It came down to a choice between pursuing an MBA at Nanyang Business School or at a rival institute in Singapore for Jiang Weiwei, senior director and head of healthcare for China at Air Liquide, a French-listed multinational supplier of industrial and medical gases.
Jiang, who had a master of electrical engineering and a bachelor’s degree in materials science at the time, says she chose NTU’s MBA programme because of its higher international ranking and specialised subjects in finance, which would enable her to gain in-depth knowledge of finance.
Pursuing an MBA at NTU would “accelerate my learning curve by gaining business knowledge that I didn’t learn in school”, says Jiang, who completed her MBA in Finance in 2009.
She says she has also gained a competitive advantage over peers who are not MBA holders, thanks to her business study and knowledge of finance management, accounting and investment. “I can challenge all the assumptions in the business plans,” she explains.
In December 2016, Jiang was promoted to senior director after serving as Air Liquide’s general manager of home healthcare in China since 2013. The company’s healthcare division services 1.4 million patients at 15,000 hospitals and clinics around the world. Last year, it accounted for €3.1 billion of Air Liquide’s total global revenue of €18 billion.
To date, Jiang has worked on several merger and acquisition projects for Air Liquide in the home healthcare and medical gas markets. She searched for companies with potential and performed due diligence work. Her work taught her to build relationships with the owners of takeover targets, identify operational synergies between those companies and Air Liquide, seek investment approval for such projects, and integrate the new subsidiaries into Air Liquide’s operations.
Before becoming a business leader, Jiang learnt about the value of teamwork in her group discussions and projects at Nanyang Business School. “That was quite fun because people came from different backgrounds and expertise, different levels of skills and career paths, so you learn to deliver a project and to accommodate and engage everyone in the team,” she says.
That experience stood her in good stead when Air Liquide asked Jiang to start a new home healthcare business. She conducted a study of the market, hired people, built relationships with suppliers, liaised with external laboratories to test the products, and secured management’s approval.
“The most difficult part of the project was that we had to complete it within three months,” Jiang says. “I certainly benefited from my MBA experience in the way I managed the project as a leader.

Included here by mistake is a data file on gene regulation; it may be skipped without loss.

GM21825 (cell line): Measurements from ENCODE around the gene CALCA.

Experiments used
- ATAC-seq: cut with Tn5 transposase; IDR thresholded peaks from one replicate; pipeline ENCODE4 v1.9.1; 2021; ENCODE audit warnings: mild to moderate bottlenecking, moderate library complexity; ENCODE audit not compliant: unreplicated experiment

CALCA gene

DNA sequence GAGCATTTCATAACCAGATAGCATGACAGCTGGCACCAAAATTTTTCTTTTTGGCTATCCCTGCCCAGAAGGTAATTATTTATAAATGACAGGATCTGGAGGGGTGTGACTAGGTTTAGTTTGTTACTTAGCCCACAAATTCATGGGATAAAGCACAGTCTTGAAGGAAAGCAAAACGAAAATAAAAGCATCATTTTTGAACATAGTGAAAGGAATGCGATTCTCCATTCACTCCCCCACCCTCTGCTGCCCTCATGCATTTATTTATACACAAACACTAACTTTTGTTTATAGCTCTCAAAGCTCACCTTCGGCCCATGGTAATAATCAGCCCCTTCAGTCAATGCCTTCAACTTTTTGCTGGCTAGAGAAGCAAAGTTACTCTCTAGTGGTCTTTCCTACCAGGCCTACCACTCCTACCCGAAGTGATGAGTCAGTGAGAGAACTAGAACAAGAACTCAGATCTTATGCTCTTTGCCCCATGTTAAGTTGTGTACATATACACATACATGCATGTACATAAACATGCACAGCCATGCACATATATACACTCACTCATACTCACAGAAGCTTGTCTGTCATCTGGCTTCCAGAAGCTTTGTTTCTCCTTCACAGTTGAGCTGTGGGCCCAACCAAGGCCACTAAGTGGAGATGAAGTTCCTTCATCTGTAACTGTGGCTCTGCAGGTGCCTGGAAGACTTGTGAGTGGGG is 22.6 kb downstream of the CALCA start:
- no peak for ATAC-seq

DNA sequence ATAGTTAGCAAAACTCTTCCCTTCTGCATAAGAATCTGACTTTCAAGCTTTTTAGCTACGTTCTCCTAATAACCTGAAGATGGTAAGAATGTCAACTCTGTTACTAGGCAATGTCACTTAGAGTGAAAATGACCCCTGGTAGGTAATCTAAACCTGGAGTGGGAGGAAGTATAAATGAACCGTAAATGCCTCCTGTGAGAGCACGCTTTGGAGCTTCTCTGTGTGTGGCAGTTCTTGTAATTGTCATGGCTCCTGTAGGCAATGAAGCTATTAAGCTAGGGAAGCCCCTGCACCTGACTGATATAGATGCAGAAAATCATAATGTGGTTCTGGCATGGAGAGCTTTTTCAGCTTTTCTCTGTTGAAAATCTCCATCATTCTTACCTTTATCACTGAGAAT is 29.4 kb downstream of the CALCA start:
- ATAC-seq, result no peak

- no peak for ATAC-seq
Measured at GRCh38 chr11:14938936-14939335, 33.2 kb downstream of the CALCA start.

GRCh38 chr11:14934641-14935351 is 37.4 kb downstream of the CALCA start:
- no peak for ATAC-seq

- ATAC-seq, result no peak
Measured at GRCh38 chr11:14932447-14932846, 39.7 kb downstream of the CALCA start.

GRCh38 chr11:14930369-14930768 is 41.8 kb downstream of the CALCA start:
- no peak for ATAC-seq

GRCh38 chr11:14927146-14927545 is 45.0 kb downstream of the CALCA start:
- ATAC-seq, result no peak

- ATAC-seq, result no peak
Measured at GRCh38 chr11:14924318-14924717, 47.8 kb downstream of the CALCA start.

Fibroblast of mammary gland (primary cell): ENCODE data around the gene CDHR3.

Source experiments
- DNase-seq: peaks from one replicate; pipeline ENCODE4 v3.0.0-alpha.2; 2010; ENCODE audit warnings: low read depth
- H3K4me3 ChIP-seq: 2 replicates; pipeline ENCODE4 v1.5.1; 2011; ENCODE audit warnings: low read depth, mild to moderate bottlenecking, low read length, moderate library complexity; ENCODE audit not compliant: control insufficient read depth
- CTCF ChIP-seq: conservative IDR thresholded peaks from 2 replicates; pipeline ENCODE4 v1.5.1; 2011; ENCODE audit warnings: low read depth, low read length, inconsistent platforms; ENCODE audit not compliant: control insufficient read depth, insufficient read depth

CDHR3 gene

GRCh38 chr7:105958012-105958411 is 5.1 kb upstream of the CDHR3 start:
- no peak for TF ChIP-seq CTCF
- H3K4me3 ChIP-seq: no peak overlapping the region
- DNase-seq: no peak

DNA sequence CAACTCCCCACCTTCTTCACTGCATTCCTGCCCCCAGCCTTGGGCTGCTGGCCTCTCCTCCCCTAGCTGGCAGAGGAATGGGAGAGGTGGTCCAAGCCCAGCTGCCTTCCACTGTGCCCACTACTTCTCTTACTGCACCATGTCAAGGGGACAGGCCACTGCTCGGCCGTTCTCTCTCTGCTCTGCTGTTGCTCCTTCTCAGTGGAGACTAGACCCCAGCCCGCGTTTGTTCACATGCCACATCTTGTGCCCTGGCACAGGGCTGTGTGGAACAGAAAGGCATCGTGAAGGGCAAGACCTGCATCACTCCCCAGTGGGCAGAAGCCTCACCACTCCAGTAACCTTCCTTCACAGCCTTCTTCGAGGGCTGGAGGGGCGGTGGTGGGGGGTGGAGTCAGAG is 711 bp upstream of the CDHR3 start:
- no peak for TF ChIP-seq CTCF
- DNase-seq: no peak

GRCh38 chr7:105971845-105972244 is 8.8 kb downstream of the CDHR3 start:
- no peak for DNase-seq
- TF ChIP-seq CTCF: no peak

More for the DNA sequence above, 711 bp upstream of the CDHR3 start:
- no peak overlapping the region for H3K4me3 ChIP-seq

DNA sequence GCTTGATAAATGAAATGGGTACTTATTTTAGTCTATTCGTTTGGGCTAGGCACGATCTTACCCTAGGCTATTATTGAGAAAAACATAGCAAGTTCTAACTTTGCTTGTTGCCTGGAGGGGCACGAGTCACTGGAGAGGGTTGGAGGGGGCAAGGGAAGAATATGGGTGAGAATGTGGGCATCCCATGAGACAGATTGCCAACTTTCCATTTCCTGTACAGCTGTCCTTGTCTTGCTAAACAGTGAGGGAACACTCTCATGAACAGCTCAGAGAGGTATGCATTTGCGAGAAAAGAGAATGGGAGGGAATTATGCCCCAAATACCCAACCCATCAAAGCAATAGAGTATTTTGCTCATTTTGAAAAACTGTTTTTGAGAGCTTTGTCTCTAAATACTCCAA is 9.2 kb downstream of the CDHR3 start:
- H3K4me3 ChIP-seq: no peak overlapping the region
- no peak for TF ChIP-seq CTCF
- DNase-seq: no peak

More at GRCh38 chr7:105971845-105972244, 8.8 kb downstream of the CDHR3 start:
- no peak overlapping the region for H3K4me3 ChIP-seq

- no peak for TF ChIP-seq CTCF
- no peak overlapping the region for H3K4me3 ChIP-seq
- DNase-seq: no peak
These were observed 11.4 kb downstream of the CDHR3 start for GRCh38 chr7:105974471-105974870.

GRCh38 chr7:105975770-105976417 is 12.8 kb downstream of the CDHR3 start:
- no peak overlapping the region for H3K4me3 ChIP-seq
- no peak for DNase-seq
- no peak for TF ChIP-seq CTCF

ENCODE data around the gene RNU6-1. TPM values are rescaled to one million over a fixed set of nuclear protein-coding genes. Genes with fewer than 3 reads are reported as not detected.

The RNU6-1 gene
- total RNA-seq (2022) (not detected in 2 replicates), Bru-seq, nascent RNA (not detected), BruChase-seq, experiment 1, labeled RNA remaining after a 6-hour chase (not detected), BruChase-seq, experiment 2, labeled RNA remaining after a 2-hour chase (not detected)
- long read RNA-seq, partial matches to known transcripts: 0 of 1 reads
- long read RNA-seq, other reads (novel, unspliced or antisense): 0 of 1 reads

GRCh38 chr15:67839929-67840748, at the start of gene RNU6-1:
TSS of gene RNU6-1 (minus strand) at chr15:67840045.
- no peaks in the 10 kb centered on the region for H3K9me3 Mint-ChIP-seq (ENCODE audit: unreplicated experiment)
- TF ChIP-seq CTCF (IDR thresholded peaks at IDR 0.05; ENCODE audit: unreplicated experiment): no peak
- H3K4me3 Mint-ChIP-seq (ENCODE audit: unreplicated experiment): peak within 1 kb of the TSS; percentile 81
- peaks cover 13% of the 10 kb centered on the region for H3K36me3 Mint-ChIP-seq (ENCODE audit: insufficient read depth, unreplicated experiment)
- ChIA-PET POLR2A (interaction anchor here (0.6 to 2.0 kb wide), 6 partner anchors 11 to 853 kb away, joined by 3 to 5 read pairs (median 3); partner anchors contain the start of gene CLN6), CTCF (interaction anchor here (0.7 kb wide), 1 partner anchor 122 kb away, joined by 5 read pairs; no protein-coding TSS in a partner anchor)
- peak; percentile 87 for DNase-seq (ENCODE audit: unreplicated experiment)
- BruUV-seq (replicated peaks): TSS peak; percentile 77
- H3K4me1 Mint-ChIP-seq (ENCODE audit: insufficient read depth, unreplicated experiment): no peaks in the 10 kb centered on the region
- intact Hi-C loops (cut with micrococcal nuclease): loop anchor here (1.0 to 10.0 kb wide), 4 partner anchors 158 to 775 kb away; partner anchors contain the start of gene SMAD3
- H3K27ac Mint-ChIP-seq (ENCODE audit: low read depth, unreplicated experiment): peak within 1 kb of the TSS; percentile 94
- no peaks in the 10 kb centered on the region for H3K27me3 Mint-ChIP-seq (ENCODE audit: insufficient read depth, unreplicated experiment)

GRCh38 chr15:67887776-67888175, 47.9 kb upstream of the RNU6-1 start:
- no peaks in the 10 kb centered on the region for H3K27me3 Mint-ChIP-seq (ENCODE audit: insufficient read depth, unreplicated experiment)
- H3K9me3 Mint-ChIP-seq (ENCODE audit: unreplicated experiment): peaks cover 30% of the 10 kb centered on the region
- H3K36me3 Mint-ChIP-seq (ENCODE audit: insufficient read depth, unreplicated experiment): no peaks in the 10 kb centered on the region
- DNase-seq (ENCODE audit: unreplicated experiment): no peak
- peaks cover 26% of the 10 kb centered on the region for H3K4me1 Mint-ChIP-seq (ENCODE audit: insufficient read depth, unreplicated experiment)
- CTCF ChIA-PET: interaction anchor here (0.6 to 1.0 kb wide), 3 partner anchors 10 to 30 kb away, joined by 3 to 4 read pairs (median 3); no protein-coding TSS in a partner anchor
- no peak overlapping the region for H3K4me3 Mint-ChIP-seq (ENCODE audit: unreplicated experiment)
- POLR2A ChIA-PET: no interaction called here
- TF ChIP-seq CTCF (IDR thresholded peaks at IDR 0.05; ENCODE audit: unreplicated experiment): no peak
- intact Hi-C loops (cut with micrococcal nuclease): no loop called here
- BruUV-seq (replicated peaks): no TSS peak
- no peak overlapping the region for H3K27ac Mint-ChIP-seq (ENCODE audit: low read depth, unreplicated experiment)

“The MBA programme gave me the tools and financial knowledge … to do my job better.”
Jiang, who is based in Shanghai, says her work as a business leader is about finding the right people and giving them the appropriate tasks, motivations, incentives and guidance.
She credits the MBA case studies she had read with influencing her leadership style. For those who seek to be business leaders, Jiang has this advice: “Try to give yourself sufficient time to listen to people, observe and think thoroughly as much as possible before making the decision.
“Once a decision has been made, try to back it up and do not change it easily. However, do not hesitate either to change and admit that you’ve made a mistake if it is right thing to do.”
Business resources and energy could be wasted if leaders fail to listen to others and leap to wrong conclusions, she adds.
Since completing her MBA studies, Jiang has attended informal gatherings of MBA alumni, and she’s found the network helpful to her career, although opportunities for such gatherings have become few since she relocated to Shanghai.
Before moving to China, Jiang joined Air Liquide in Singapore. To develop her career in the company, she asked to join its healthcare division, which was smaller than the more mature industrial division, because of her interest in healthcare and she felt that China’s healthcare market “was going to boom” because of its fast ageing population.
The mainland’s dependency ratio for retirees could reach 44 per cent by 2050, according to the United Nations. The dependency ratio compares the difference between those not in the labour force with those who are working, or can work full-time.
Jiang says she joined the healthcare business because she could have a larger business contribution to the company, as the industrial division was already established.
“My decision was right because the healthcare business has been growing. Although healthcare is much smaller than industrial but certainly we are getting the focus of the group, we are getting the investment from the group,” she says.
“Over the long term, home healthcare is a very promising industry, especially in China.”